The Current Status of Brexit
On 29 March 2017 the United Kingdom (UK) gave notice under Article 50 of the Treaty on the European Union that it intended to leave the European Union (EU). The UK’s departure (so-called “Brexit”) is scheduled to take effect on 29 March 2019.
The UK government and the leaders of the other 27 EU member states have subsequently approved a 585-page Withdrawal Agreement setting out the terms on which the UK will leave the EU, together with a 36-page non-legally binding Political Declaration on the proposed future arrangements between the UK and the EU. The Withdrawal Agreement contemplates a transition period – which largely maintains the status quo as between the UK and the EU – until the end of 2020.
In order to take effect the Withdrawal Agreement and Political Declaration still need to be approved by the UK parliament. The parliamentary vote was scheduled to take place on Tuesday, 11 December 2018 but has been postponed due to lack of parliamentary support for the proposed deal, and the governing party has triggered a vote of no confidence in the prime minister. It is unclear what will happen in the absence of approval – a general election, an extension or revocation of the Article 50 notice – but, absent anything else, the default remains that the UK will still exit the EU on 29 March 2019 without any arrangements in place governing the terms of its exit. This has been variously described as a "no-deal Brexit" or "cliff-edge Brexit."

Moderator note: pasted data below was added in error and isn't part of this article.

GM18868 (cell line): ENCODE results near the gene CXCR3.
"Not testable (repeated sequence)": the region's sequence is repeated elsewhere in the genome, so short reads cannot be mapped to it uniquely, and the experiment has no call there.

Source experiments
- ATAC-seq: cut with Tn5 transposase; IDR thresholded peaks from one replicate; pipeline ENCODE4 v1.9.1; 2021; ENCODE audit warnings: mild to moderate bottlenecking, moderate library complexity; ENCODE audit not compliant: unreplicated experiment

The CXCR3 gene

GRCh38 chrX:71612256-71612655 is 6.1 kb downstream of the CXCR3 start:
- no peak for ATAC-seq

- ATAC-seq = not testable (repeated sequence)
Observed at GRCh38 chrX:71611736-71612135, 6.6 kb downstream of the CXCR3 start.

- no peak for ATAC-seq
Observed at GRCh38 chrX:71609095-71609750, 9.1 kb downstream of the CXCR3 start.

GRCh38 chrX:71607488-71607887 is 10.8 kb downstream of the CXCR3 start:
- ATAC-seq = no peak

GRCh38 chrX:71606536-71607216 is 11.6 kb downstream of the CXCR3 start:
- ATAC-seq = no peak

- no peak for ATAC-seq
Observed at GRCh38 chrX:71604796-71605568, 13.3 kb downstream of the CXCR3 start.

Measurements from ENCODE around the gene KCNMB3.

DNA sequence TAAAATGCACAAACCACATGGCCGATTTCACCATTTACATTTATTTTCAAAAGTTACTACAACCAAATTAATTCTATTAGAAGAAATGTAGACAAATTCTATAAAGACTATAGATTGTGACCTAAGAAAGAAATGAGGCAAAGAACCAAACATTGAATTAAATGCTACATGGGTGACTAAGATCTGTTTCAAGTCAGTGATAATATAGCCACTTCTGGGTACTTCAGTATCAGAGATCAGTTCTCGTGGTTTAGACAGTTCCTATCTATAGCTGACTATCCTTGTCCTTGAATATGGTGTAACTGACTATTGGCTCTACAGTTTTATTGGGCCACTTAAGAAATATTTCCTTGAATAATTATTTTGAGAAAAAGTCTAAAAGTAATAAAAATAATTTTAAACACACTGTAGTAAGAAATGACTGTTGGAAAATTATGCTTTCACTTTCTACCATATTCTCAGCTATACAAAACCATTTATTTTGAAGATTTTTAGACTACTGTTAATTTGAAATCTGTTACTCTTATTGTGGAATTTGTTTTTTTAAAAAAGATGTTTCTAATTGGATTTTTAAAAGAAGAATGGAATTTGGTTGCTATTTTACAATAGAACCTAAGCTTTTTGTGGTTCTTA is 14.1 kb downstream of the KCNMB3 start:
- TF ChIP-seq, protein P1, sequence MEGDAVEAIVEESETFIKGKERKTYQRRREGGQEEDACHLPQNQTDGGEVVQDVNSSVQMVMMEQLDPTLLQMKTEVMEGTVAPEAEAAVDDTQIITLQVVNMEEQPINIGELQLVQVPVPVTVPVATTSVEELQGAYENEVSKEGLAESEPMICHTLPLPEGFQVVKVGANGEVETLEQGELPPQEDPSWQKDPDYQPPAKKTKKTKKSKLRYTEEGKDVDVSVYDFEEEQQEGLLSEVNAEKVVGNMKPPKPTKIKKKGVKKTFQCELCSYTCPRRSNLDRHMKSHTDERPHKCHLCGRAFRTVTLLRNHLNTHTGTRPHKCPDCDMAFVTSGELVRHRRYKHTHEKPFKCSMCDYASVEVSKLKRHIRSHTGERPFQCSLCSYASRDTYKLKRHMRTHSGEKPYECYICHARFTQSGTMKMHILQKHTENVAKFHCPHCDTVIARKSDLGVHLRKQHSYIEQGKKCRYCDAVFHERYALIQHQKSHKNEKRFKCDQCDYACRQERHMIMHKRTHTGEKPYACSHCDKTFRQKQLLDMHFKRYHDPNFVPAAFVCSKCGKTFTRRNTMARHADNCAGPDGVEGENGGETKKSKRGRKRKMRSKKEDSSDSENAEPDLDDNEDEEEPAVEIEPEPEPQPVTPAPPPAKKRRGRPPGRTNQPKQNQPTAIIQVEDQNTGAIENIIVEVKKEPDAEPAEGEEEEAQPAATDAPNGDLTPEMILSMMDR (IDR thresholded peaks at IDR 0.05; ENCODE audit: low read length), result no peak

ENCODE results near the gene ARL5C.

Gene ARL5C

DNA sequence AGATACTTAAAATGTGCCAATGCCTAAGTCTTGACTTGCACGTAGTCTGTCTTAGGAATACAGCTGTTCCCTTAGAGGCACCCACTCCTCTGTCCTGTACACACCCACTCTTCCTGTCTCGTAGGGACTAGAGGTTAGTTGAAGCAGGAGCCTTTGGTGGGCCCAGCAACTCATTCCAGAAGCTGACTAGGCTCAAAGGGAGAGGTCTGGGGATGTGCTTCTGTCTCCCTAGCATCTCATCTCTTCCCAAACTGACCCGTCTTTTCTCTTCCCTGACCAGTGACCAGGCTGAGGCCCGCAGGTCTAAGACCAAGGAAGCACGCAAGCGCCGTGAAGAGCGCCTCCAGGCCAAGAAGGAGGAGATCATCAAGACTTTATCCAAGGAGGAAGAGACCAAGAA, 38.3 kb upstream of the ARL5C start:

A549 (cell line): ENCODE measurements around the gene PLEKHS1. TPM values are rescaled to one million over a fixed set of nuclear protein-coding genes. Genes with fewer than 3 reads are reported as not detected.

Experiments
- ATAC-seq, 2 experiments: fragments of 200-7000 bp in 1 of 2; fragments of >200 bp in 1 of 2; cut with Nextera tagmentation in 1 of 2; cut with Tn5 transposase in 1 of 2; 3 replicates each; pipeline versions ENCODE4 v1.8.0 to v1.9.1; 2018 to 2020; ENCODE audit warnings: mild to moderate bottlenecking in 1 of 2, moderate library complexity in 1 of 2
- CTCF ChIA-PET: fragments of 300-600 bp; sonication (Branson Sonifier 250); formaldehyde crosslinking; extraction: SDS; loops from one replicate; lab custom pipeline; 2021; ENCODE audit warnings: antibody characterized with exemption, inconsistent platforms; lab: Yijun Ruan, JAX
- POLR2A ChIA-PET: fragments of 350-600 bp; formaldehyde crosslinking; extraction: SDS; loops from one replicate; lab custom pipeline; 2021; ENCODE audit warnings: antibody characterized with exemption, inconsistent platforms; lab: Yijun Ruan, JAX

It is generally accepted that a no-deal Brexit will have an immediate detrimental effect on the UK economy. The Bank of England predicts that the UK will fall into a recession, with a fall in GDP of up to 8%, an increase in unemployment of up to 7.5%, house price falls of up to 33% and currency devaluation of up to 25%.
Preparations by Private Equity Firms
Most private equity firms are well advanced in their preparations to continue fundraising and deal sourcing in the UK and EU following Brexit. Much has already been written on this topic and further details can be found here.
Preparations by Portfolio Companies
Anecdotal evidence suggests that less work has been done to prepare portfolio companies for Brexit. The Governor of the Bank of England recently warned that less than half of the UK’s businesses have contingency plans in place for a no-deal Brexit.
What should private equity firms be doing now?
Given the predicted economic risk attendant upon a no-deal Brexit and that the scheduled exit date is less than four months from now, the remainder of this note focuses on preparations for a no-deal Brexit.
Step 1: Conduct a Brexit audit of your portfolio
Do any of your portfolio companies have any nexus with the UK? Are one or more of their subsidiaries incorporated in the UK, or do they conduct business with the UK, or with suppliers or customers that are themselves reliant on the UK?
Step 2: Review current transactions for Brexit risk
Are you contemplating a transaction with a UK nexus? If so, have you diligenced and understood the Brexit risk?
For active deals that have not yet closed:-